Now that Pope Francis has officially affirmed a “very solid scientific consensus” that the earth is warming as a result of human activity and offered a point-by-point critique of an unsustainable, consumption-based economic system that is creating a planet of “debris, desolation and filth” it’ll be interesting to see how the Catholic GOP presidential candidates react to what is basically a searing indictment of their entire worldview. (Dibs on the campaign slogan “Debris, Desolation & Filth: Vote Republican.”)
If early reactions are any guide, the candidates are going with some version of “the pope is a great guy, but when it comes to science and economics, he’s way out of his wheelhouse.” We got a preview of this from Rick Santorum in early June, when he said in a radio interview: “The church has gotten it wrong a few times on science. We probably are better off leaving science to the scientists, and focusing on what we’re really good at, which is theology and morality.”
Conservative Catholic thinkers have been working to create a rationale for the Republican rejection of the climate encyclical by suggesting that there’s some kind of dichotomy between church teachings that involve issues of “morality” (i.e., sex and the sanctity of life), which are properly under the pope’s purview, and those related to empirical issues (like climate change), which are not.
In a widely circulated First Things article, Princeton natural law scholar Robert George wrote back in January, “The Pope has the right and responsibility to teach and even bind the consciences of the faithful on the truth of proposed moral norms, including those norms pertaining to our obligations concerning the natural environment.” However, he said:
The Pope has no special knowledge, insight, or teaching authority pertaining to matters of empirical fact of the sort investigated by, for example, physicists and biologists, nor do popes claim such knowledge, insight, or wisdom. Pope Francis does not know whether, or to what extent, the climate changes (in various directions) of the past several decades are anthropogenic—and God is not going to tell him. Nor does he know what their long term effects will be. If anything he teaches depends on views about these things, all he will have to go on is what everybody else has to go on, namely, the analyses offered by scientific specialists who have studied the matter.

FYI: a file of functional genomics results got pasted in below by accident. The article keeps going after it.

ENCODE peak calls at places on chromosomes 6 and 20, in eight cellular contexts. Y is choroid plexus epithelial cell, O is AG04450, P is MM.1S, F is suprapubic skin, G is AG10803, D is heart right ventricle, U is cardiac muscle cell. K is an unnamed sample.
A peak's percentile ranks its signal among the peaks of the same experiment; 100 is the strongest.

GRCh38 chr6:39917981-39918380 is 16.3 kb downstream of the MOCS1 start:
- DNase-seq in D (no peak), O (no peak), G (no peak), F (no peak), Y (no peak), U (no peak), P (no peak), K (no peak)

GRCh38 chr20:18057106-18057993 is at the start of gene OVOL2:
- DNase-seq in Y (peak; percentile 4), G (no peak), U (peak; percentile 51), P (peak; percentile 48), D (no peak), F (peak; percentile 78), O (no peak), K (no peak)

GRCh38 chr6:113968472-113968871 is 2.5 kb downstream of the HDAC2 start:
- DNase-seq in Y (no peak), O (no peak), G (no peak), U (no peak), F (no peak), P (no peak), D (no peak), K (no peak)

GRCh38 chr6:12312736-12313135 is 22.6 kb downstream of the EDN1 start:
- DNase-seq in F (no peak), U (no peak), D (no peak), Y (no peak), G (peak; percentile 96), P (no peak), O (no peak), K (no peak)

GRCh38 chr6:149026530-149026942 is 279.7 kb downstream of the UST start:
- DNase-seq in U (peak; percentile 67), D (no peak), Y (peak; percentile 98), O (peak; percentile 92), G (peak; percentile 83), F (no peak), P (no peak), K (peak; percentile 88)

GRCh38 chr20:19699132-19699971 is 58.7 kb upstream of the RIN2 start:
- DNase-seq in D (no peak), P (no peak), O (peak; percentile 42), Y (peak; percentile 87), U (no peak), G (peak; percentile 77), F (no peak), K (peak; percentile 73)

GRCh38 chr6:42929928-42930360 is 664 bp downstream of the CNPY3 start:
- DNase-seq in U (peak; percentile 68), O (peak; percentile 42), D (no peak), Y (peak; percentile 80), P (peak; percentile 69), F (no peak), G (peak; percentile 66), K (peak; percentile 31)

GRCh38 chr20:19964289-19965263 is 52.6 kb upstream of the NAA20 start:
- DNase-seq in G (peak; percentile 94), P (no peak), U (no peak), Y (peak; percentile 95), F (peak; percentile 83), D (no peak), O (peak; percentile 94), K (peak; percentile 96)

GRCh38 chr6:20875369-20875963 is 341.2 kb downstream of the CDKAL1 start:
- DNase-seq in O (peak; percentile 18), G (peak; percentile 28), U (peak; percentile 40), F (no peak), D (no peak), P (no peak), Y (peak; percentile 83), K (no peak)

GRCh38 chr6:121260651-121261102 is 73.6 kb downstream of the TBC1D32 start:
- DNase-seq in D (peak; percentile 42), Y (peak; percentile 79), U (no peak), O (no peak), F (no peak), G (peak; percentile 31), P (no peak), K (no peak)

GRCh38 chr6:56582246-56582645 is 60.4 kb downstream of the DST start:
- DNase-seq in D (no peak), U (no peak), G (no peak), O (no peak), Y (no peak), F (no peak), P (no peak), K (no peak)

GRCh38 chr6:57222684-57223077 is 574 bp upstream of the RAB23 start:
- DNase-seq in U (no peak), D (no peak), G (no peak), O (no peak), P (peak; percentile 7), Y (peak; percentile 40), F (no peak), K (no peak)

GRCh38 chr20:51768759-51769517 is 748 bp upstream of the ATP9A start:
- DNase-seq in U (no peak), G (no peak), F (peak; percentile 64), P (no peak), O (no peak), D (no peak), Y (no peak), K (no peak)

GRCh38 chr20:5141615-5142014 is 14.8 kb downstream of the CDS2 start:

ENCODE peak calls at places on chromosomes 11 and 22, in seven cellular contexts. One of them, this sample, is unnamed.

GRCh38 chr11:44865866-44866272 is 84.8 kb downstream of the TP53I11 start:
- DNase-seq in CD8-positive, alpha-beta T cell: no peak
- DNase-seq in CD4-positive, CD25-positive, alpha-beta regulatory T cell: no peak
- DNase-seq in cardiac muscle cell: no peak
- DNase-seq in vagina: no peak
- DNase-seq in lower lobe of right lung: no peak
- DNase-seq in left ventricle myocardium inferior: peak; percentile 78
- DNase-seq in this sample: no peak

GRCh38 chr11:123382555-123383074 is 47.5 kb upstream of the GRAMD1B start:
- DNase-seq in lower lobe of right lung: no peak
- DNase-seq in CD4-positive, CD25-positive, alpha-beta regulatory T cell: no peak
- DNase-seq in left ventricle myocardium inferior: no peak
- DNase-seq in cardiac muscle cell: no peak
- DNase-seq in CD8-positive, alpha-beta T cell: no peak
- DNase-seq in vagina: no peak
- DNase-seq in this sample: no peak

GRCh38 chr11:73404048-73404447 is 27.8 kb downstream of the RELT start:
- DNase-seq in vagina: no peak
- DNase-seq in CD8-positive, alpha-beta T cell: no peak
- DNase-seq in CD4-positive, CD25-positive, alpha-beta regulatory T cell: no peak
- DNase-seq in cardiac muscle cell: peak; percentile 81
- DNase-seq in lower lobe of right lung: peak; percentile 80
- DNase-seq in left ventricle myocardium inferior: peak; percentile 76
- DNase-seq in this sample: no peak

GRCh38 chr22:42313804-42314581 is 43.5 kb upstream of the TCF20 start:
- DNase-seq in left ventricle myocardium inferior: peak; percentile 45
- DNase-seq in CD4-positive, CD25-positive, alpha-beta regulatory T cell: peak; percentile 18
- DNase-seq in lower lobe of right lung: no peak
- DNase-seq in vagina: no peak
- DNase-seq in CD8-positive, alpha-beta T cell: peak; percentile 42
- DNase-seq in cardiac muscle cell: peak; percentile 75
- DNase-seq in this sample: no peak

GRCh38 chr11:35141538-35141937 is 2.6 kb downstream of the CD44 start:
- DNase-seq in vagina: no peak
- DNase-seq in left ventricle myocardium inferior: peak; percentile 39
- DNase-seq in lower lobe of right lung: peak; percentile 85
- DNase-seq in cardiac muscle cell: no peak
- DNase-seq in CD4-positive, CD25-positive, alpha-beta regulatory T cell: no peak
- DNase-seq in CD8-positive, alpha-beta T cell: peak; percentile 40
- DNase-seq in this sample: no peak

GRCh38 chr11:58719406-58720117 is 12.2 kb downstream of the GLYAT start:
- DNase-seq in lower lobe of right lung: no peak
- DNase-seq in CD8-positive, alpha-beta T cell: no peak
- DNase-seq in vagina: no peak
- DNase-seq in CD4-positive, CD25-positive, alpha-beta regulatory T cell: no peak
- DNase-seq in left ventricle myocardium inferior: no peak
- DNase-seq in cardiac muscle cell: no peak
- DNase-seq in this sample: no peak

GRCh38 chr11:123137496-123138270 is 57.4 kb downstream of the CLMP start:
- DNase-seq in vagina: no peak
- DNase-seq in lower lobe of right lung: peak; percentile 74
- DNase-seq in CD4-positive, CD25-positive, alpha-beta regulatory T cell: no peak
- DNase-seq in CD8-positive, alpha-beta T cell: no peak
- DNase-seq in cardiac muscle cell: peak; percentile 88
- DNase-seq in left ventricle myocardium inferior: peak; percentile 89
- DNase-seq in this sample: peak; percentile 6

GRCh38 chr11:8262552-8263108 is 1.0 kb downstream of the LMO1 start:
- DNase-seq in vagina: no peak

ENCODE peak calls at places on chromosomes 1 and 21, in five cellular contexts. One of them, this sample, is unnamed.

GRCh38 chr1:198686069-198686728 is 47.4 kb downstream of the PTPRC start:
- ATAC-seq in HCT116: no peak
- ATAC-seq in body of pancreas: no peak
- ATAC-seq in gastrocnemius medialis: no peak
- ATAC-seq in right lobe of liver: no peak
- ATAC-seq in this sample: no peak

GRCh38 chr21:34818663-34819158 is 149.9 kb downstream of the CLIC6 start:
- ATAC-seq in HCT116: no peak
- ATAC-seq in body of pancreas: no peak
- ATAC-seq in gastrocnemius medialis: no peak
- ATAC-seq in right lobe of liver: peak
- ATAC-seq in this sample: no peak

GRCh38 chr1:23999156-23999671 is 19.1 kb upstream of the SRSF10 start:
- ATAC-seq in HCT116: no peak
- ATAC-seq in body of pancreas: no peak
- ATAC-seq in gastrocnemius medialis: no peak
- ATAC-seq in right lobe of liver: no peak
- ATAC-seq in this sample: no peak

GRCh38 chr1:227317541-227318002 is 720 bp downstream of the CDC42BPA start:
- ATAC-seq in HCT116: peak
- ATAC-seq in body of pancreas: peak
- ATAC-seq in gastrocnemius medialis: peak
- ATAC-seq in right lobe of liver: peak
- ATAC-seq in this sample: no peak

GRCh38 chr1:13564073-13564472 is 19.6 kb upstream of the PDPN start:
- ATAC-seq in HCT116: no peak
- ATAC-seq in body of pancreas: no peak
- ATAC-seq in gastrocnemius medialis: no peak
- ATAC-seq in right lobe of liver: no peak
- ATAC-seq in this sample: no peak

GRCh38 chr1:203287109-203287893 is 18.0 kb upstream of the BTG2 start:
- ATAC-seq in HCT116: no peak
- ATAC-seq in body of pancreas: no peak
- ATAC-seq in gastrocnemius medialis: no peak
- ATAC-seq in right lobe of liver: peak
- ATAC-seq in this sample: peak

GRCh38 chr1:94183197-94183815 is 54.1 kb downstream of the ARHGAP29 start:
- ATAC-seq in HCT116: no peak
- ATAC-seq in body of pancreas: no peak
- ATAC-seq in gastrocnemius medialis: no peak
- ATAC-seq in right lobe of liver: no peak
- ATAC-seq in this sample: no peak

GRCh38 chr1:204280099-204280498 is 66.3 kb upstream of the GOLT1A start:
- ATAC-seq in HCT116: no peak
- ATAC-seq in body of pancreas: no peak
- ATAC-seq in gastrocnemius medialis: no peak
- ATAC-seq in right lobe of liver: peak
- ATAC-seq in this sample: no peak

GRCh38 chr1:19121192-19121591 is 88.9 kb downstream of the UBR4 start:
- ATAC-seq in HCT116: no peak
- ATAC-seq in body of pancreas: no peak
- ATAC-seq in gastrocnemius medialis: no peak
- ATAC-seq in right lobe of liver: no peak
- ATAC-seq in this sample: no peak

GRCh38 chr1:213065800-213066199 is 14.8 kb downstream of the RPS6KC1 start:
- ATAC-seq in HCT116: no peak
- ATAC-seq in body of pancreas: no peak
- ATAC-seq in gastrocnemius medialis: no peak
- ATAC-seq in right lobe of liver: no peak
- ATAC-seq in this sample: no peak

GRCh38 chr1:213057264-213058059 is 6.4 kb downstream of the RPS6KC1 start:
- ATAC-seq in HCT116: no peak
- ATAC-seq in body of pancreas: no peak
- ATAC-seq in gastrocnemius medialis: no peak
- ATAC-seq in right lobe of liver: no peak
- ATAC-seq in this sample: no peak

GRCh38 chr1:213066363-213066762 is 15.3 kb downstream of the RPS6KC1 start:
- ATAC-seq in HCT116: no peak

As a result, he said, “faithful Catholics are not bound by positions adopted by the Pope on such matters.”
But clearly Pope Francis is arguing that addressing anthropogenic climate change is a Catholic moral obligation no matter the source of the information. He notes the long history of popes addressing the morality of the human role in ecological destruction and offering specific solutions related to consumption and the economy. His predecessor Pope Benedict proposed “eliminating the structural causes of the dysfunctions of the world economy and correcting models of growth which have proved incapable of ensuring respect for the environment.”
And conservatives have tried to draft science to buttress their causes when it suits their needs, most notably when they insist that there is a “scientific consensus” that life begins at conception. Of course, they have also long insisted that it is anathema for Catholics to ignore papal teachings with which they disagree, but now seem willing to change their mind.
But Laudato si, or “Praise be to you,” is likely to be the conservative Catholic’s Humanae Vitae—the encyclical that presents such a stark contrast between papal teaching and a preferred worldview that one must reject it. After all, how likely are today’s Tea Partyish, libertarian-leaning Republican Catholics to accept a teaching that asserts the need for a radical reordering of the existing economic order to protect the planet, calls for the replacement of fossil fuels with renewable sources of energy, decries business models centered on “maximizing profits,” and discredits the free market as a solution to the world’s problems?
For Catholic Republican presidential candidates, the trick will be to maintain a suitably respectful tone for the pope himself while distancing themselves from his prescriptions for the planet. As Daniel Schultz notes, Jeb Bush said the following at a campaign event on Tuesday:
… I don’t get economic policy from my bishops or my cardinals or my pope. And I’d like to see what he says as it relates to climate change and how that connects to these broader, deeper issues before I pass judgment. But I think religion ought to be about making us better as people and less about things that end up getting in the political realm.
So all of a sudden Republicans want to keep religion out of the “political realm” and make it personal? This is the same man who as governor intervened in the personal moral decision of Terri Schiavo’s husband and used the power of the state to keep her alive based on Bush’s own religious convictions.
This is the same party that for going on 50 years has asserted the right of religious conservatives to impose their morality on abortion, marriage and a host of other issues on all Americans through the political process. At least it’s nice to finally see them admit that at the end of the day, they’re as in favor of moral relativism as liberals—when it suits their needs.